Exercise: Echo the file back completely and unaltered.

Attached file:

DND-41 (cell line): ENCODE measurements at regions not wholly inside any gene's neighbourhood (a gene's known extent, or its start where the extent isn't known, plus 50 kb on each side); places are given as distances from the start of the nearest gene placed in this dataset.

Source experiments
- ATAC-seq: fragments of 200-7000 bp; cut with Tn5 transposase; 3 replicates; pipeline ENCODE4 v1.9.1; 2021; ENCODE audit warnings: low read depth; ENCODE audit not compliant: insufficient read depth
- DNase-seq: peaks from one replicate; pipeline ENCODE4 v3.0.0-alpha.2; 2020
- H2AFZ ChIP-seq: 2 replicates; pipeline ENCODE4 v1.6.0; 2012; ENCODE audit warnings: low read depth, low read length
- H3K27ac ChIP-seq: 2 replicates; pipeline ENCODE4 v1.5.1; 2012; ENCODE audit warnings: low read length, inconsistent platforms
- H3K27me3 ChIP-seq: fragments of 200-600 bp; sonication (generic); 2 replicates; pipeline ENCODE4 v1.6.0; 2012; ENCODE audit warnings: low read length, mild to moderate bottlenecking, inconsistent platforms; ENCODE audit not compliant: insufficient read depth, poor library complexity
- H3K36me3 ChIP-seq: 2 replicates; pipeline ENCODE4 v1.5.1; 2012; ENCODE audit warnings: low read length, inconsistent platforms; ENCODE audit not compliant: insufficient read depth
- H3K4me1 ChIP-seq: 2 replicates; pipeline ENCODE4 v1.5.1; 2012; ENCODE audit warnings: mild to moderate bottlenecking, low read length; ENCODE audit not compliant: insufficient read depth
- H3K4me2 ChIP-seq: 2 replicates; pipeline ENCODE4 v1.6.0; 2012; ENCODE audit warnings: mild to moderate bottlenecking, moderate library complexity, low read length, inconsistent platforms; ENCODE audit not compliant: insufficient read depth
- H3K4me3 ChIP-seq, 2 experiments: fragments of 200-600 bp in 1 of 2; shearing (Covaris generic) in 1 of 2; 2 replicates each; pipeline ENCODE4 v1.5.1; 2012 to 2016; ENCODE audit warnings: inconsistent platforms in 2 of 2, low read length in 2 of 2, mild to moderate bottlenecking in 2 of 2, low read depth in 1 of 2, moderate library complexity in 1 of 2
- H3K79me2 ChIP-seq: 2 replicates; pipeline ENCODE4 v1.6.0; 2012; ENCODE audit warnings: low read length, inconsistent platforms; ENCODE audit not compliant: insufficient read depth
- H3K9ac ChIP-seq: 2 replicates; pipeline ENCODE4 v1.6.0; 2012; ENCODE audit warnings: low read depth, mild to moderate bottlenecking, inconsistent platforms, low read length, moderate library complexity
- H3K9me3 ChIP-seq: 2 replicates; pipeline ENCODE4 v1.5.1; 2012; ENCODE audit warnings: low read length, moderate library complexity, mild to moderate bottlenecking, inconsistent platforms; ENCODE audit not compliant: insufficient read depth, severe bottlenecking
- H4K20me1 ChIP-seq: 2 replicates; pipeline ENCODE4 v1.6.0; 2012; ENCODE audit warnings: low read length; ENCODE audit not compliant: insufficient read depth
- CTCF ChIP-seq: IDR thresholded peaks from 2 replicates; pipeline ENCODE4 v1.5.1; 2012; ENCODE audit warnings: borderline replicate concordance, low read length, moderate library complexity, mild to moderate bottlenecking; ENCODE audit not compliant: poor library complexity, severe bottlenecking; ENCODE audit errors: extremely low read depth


DND-41 (cell line): ENCODE measurements at regions not wholly inside any gene's neighbourhood (a gene's known extent, or its start where the extent isn't known, plus 50 kb on each side); places are given as distances from the start of the nearest gene placed in this dataset.

Source experiments
- ATAC-seq: fragments of 200-7000 bp; cut with Tn5 transposase; 3 replicates; pipeline ENCODE4 v1.9.1; 2021; ENCODE audit warnings: low read depth; ENCODE audit not compliant: insufficient read depth
- DNase-seq: peaks from one replicate; pipeline ENCODE4 v3.0.0-alpha.2; 2020
- H2AFZ ChIP-seq: 2 replicates; pipeline ENCODE4 v1.6.0; 2012; ENCODE audit warnings: low read depth, low read length
- H3K27ac ChIP-seq: 2 replicates; pipeline ENCODE4 v1.5.1; 2012; ENCODE audit warnings: low read length, inconsistent platforms
- H3K27me3 ChIP-seq: fragments of 200-600 bp; sonication (generic); 2 replicates; pipeline ENCODE4 v1.6.0; 2012; ENCODE audit warnings: low read length, mild to moderate bottlenecking, inconsistent platforms; ENCODE audit not compliant: insufficient read depth, poor library complexity
- H3K36me3 ChIP-seq: 2 replicates; pipeline ENCODE4 v1.5.1; 2012; ENCODE audit warnings: low read length, inconsistent platforms; ENCODE audit not compliant: insufficient read depth
- H3K4me1 ChIP-seq: 2 replicates; pipeline ENCODE4 v1.5.1; 2012; ENCODE audit warnings: mild to moderate bottlenecking, low read length; ENCODE audit not compliant: insufficient read depth
- H3K4me2 ChIP-seq: 2 replicates; pipeline ENCODE4 v1.6.0; 2012; ENCODE audit warnings: mild to moderate bottlenecking, moderate library complexity, low read length, inconsistent platforms; ENCODE audit not compliant: insufficient read depth
- H3K4me3 ChIP-seq, 2 experiments: fragments of 200-600 bp in 1 of 2; shearing (Covaris generic) in 1 of 2; 2 replicates each; pipeline ENCODE4 v1.5.1; 2012 to 2016; ENCODE audit warnings: inconsistent platforms in 2 of 2, low read length in 2 of 2, mild to moderate bottlenecking in 2 of 2, low read depth in 1 of 2, moderate library complexity in 1 of 2
- H3K79me2 ChIP-seq: 2 replicates; pipeline ENCODE4 v1.6.0; 2012; ENCODE audit warnings: low read length, inconsistent platforms; ENCODE audit not compliant: insufficient read depth
- H3K9ac ChIP-seq: 2 replicates; pipeline ENCODE4 v1.6.0; 2012; ENCODE audit warnings: low read depth, mild to moderate bottlenecking, inconsistent platforms, low read length, moderate library complexity
- H3K9me3 ChIP-seq: 2 replicates; pipeline ENCODE4 v1.5.1; 2012; ENCODE audit warnings: low read length, moderate library complexity, mild to moderate bottlenecking, inconsistent platforms; ENCODE audit not compliant: insufficient read depth, severe bottlenecking
- H4K20me1 ChIP-seq: 2 replicates; pipeline ENCODE4 v1.6.0; 2012; ENCODE audit warnings: low read length; ENCODE audit not compliant: insufficient read depth
- CTCF ChIP-seq: IDR thresholded peaks from 2 replicates; pipeline ENCODE4 v1.5.1; 2012; ENCODE audit warnings: borderline replicate concordance, low read length, moderate library complexity, mild to moderate bottlenecking; ENCODE audit not compliant: poor library complexity, severe bottlenecking; ENCODE audit errors: extremely low read depth